As a college student, I’ve endured more icebreakers than I cared to participate in. Some are awkward, others are funny. Few are memorable, but they often achieve their goal of making an environment easier to adjust to. You may be wondering why I’m talking about icebreakers in a blog post about South Africa and that’s a really good question.
The answer: as I sat staring at my empty suitcase the only thing I could think about was that once time in middle school when I had to list the three things I couldn’t live without if I were on a deserted island. I can’t remember what I chose, but I remember them being tangible objects I could pack in a bag- my favorite book, my favorite food, or perhaps something to make surviving a possibility. Sitting there on the floor however, I wished I could pack the things that weren’t tangible like a hug from my mom or a wet kiss from my silly dog. It wasn’t the material things I was going to miss going abroad, but the important people I had grown to surround myself with.
Packing is the first step to traveling and its always the hardest. Do I take six books or do I leave more room for shoes? Is my luggage too much or am I packing too little? It's the first test of whether or not I’m ready. As I tried to figure to out the ethics of packing my dog among the copious amounts of clothing, I realized packing may be harder than I originally thought.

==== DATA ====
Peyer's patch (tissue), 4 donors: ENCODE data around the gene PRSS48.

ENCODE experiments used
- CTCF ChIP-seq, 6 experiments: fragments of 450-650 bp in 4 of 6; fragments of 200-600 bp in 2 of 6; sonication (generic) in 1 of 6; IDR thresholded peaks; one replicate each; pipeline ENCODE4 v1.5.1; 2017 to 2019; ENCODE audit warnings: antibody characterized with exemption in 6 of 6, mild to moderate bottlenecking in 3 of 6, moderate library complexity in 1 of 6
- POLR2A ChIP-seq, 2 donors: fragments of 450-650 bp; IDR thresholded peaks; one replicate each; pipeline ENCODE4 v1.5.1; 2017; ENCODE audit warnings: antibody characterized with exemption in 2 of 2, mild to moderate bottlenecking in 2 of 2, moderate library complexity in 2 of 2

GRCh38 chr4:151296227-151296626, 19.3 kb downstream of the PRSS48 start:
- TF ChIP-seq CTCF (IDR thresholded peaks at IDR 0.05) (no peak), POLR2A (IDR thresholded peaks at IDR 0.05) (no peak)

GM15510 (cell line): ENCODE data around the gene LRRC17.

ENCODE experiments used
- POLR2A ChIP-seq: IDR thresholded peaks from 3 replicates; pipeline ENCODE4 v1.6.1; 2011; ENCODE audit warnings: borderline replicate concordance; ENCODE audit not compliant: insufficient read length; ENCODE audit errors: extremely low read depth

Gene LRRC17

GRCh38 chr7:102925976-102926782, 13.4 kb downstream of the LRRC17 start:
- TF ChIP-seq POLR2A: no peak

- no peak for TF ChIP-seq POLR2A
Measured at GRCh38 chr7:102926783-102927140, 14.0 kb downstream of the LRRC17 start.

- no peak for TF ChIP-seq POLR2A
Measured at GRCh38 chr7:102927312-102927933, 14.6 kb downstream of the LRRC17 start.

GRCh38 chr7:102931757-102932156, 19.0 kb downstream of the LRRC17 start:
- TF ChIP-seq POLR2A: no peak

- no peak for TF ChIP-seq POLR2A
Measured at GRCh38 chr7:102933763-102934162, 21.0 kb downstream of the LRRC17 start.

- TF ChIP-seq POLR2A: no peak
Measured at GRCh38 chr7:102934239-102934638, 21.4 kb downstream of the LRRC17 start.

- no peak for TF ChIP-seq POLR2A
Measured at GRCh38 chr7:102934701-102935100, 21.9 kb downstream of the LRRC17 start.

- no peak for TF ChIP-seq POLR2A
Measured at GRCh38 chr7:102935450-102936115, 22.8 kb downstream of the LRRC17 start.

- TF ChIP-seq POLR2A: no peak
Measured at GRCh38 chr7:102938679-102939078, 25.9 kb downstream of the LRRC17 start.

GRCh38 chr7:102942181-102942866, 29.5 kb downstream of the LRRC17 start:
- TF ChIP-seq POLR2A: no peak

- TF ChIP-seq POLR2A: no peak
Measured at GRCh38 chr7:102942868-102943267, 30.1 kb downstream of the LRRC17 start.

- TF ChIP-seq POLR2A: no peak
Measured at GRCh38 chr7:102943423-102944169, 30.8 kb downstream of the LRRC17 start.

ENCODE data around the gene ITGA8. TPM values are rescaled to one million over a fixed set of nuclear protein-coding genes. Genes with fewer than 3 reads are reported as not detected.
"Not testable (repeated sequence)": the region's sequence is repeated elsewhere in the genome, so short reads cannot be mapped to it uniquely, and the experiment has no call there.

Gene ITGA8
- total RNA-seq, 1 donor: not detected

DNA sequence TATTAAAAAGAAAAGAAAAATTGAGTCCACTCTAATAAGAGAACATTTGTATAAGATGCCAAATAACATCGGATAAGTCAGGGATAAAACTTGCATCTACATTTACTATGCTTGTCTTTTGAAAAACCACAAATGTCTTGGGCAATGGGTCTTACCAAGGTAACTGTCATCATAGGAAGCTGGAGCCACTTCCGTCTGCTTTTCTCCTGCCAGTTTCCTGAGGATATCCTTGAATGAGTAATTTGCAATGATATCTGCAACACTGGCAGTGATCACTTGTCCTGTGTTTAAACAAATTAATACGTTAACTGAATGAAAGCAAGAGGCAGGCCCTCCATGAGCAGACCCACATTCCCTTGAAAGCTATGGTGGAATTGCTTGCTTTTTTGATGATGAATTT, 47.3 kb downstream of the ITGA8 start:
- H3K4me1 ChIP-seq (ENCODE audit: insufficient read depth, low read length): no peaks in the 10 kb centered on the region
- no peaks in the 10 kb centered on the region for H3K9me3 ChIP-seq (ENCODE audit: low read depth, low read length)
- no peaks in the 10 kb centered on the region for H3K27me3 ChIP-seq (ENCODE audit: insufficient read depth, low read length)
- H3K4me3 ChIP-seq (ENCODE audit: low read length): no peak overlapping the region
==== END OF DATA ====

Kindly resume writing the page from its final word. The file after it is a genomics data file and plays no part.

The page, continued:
In some ways, packing is the ice breaker to this experience. It's a reminder of all the things and people I’ll leave behind in order to discover something new. For the first time since I received my acceptance, I feel like I’m really leaving. It feels nerve-wracking and exhilarating all at the same time. While I’m not going to a deserted island, Cape Town is a place I never expected I’d be.
In four days and three hours, I’ll be boarding a place (with my bags packed) to Cape Town, South Africa for four and a half months. Perhaps I will end up on a deserted island while I’m there. I guess we’ll both find out.